Essential Client and Witness Prep: Doubles Tennis
Agreeing to accept a new client is like agreeing to play doubles tennis with someone you don’t know.
You arrive at your tennis club hoping to get a pick-up-game and luckily, three guys are obviously looking for a third. One turns and says, “Hey, wanna’ join us?” You’ve been watching this guy serve and he’s really good.
“Absolutely.” He tosses you two balls, you get set, smash a serve and charge the net, but your partner moves right in front of you – you crash and both tumble into the net. Very quickly you realize that this guy knows nothing about doubles tennis and appears unwilling to expend any energy running down balls. All he wants to do is serve and delegate the rest to you. Needless to say, you lose. And who does your partner blame after the match?
If you’re a seasoned trial lawyer, you’ve had this experience. During the initial interview this potential client was good at authoritatively serving up a powerful narrative that made him look like a good doubles-partner. But before long you begin to get the feeling that he’s not going to be, and weeks, months or years later he crashes and burns during his deposition.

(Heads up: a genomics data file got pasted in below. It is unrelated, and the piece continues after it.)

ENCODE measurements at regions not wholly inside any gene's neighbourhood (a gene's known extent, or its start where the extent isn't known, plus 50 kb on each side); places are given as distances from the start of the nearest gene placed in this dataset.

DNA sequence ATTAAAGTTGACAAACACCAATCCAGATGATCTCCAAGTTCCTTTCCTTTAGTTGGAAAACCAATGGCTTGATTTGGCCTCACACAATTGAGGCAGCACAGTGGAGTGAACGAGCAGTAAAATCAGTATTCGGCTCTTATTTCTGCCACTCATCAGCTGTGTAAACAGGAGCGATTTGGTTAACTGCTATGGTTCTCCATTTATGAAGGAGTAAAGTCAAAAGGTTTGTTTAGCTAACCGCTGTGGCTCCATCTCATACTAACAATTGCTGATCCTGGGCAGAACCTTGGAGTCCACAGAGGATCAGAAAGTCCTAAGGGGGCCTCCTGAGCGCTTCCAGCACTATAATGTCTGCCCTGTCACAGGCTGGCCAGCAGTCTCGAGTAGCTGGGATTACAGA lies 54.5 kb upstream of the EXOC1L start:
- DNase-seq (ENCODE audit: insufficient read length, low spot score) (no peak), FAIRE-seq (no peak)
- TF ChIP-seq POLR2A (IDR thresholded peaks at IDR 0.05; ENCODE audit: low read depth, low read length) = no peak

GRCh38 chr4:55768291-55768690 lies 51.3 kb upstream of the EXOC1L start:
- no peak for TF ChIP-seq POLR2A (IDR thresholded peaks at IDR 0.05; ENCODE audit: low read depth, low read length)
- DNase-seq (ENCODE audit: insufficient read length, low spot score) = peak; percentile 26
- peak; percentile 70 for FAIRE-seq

Since 2003, I’ve been preparing witnesses and clients to testify in depositions, trials and arbitrations and without a doubt the hardest aspect of what I do is triage and stitching things up when a lawyer engages me after his client has crashed (both of them) during a deposition.
And this is why I’ve I taken all I’ve learned about preparing people for depositions, and created this workbook – to help clients, but also to help lawyers.
Let’s say you’re a complex commercial litigation attorney and you’re interviewing a potential client, Mr. CEO, who spent ten years working his way up the ladder at a big manufacturing company that makes very cool machines, then left and started his own company, which for the last five years has been making even cooler machines eating into the big company’s market share and profits, so they sue him, for let’s say, violating non-compete agreements.
Mr. CEO has gotten really successful and really rich, really quickly. But there is a fraternal twin ball-and-chain that comes with achieving those things quickly that can dramatically damage the client and lawyer during litigation, Ego and Delegation.
Let’s tackle delegation first.
Yes, Mr. CEO got rich, but who really made him rich? Well, the people who work for him, the people he delegates to every day.
Now, many of the things he delegates are things that he doesn’t have the skills to do, but most of what he delegates are things he doesn’t want to do.